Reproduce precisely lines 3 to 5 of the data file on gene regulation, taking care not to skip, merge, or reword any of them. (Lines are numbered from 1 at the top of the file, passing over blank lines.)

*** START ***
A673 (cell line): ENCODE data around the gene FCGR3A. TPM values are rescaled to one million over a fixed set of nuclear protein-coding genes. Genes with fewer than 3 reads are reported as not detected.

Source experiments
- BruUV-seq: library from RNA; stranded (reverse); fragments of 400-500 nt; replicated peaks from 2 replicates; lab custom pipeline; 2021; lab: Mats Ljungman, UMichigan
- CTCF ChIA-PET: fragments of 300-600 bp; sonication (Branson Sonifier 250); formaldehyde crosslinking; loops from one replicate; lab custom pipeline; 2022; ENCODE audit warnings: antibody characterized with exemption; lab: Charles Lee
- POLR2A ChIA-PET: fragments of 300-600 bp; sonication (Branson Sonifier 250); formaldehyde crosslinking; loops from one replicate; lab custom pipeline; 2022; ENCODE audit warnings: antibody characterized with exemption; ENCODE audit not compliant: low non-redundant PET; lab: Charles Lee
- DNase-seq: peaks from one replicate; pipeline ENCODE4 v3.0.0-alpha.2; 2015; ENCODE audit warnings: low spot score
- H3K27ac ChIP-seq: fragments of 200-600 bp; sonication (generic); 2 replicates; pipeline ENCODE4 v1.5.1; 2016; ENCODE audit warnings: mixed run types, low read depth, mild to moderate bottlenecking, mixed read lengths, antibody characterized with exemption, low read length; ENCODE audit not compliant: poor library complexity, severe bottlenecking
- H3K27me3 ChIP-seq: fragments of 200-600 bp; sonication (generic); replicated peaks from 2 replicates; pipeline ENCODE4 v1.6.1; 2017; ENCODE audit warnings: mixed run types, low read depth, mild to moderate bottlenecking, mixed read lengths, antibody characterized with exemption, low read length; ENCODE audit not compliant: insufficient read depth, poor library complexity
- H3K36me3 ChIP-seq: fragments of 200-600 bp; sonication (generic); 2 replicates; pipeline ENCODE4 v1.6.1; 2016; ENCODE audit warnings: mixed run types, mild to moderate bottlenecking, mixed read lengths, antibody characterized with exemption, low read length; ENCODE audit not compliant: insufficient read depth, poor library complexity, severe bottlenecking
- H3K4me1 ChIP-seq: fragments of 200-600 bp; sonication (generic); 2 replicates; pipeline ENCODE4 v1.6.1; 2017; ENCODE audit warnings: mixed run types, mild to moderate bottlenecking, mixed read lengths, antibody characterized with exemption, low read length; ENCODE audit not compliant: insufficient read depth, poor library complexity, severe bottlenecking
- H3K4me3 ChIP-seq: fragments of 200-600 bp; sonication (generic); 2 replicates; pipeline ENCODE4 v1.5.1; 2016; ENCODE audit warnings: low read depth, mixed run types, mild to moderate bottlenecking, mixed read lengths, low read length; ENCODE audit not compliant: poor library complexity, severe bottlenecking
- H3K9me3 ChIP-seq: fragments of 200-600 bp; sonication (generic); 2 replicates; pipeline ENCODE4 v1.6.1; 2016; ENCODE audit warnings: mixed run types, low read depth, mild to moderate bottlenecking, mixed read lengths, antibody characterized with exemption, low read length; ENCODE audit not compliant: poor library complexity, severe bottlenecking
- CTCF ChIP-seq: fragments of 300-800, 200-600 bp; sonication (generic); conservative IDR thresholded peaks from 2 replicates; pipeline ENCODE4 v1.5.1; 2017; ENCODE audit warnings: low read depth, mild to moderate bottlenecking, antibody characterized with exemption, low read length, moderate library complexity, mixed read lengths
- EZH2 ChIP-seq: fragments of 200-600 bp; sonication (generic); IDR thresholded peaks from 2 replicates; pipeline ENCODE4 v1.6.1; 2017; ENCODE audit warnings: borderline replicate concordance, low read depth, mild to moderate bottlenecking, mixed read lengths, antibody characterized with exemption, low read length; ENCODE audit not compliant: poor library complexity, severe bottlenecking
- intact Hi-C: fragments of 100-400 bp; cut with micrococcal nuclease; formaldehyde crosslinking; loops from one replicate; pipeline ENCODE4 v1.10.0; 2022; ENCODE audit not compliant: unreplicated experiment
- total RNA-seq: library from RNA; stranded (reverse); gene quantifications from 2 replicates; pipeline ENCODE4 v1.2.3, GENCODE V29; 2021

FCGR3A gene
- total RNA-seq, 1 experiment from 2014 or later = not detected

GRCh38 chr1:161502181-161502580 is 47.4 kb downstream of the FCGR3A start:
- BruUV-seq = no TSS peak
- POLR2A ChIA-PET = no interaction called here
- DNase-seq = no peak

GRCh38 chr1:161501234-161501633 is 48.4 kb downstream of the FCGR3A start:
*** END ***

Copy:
- BruUV-seq: library from RNA; stranded (reverse); fragments of 400-500 nt; replicated peaks from 2 replicates; lab custom pipeline; 2021; lab: Mats Ljungman, UMichigan
- CTCF ChIA-PET: fragments of 300-600 bp; sonication (Branson Sonifier 250); formaldehyde crosslinking; loops from one replicate; lab custom pipeline; 2022; ENCODE audit warnings: antibody characterized with exemption; lab: Charles Lee
- POLR2A ChIA-PET: fragments of 300-600 bp; sonication (Branson Sonifier 250); formaldehyde crosslinking; loops from one replicate; lab custom pipeline; 2022; ENCODE audit warnings: antibody characterized with exemption; ENCODE audit not compliant: low non-redundant PET; lab: Charles Lee